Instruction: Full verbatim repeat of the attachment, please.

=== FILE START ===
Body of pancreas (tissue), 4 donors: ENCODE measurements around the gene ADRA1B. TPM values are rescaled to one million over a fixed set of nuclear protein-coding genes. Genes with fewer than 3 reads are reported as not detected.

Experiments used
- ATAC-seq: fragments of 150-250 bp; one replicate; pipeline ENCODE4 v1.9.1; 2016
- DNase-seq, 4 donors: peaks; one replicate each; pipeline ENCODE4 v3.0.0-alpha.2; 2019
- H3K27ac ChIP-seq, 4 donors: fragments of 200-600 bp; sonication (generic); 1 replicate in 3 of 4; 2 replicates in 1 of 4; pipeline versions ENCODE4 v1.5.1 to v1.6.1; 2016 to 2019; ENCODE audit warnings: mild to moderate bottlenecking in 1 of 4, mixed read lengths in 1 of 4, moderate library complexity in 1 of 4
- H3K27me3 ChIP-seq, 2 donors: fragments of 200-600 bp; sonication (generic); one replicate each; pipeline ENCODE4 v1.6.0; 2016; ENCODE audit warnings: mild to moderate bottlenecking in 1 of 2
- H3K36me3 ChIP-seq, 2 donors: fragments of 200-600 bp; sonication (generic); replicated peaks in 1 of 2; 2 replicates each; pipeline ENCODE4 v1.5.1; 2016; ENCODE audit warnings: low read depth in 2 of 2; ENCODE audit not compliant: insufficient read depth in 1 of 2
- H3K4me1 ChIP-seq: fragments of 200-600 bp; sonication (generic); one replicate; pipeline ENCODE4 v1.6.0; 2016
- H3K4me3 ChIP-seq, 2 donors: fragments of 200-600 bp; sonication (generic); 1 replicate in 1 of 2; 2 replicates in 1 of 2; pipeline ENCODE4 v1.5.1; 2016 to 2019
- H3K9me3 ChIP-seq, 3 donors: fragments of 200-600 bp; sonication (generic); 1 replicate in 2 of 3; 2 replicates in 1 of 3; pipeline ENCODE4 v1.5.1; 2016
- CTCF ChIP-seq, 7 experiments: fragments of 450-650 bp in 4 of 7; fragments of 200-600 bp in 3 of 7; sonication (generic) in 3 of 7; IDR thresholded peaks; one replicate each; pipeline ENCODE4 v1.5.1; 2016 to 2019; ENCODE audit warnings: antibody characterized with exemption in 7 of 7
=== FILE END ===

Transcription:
Body of pancreas (tissue), 4 donors: ENCODE measurements around the gene ADRA1B. TPM values are rescaled to one million over a fixed set of nuclear protein-coding genes. Genes with fewer than 3 reads are reported as not detected.

Experiments used
- ATAC-seq: fragments of 150-250 bp; one replicate; pipeline ENCODE4 v1.9.1; 2016
- DNase-seq, 4 donors: peaks; one replicate each; pipeline ENCODE4 v3.0.0-alpha.2; 2019
- H3K27ac ChIP-seq, 4 donors: fragments of 200-600 bp; sonication (generic); 1 replicate in 3 of 4; 2 replicates in 1 of 4; pipeline versions ENCODE4 v1.5.1 to v1.6.1; 2016 to 2019; ENCODE audit warnings: mild to moderate bottlenecking in 1 of 4, mixed read lengths in 1 of 4, moderate library complexity in 1 of 4
- H3K27me3 ChIP-seq, 2 donors: fragments of 200-600 bp; sonication (generic); one replicate each; pipeline ENCODE4 v1.6.0; 2016; ENCODE audit warnings: mild to moderate bottlenecking in 1 of 2
- H3K36me3 ChIP-seq, 2 donors: fragments of 200-600 bp; sonication (generic); replicated peaks in 1 of 2; 2 replicates each; pipeline ENCODE4 v1.5.1; 2016; ENCODE audit warnings: low read depth in 2 of 2; ENCODE audit not compliant: insufficient read depth in 1 of 2
- H3K4me1 ChIP-seq: fragments of 200-600 bp; sonication (generic); one replicate; pipeline ENCODE4 v1.6.0; 2016
- H3K4me3 ChIP-seq, 2 donors: fragments of 200-600 bp; sonication (generic); 1 replicate in 1 of 2; 2 replicates in 1 of 2; pipeline ENCODE4 v1.5.1; 2016 to 2019
- H3K9me3 ChIP-seq, 3 donors: fragments of 200-600 bp; sonication (generic); 1 replicate in 2 of 3; 2 replicates in 1 of 3; pipeline ENCODE4 v1.5.1; 2016
- CTCF ChIP-seq, 7 experiments: fragments of 450-650 bp in 4 of 7; fragments of 200-600 bp in 3 of 7; sonication (generic) in 3 of 7; IDR thresholded peaks; one replicate each; pipeline ENCODE4 v1.5.1; 2016 to 2019; ENCODE audit warnings: antibody characterized with exemption in 7 of 7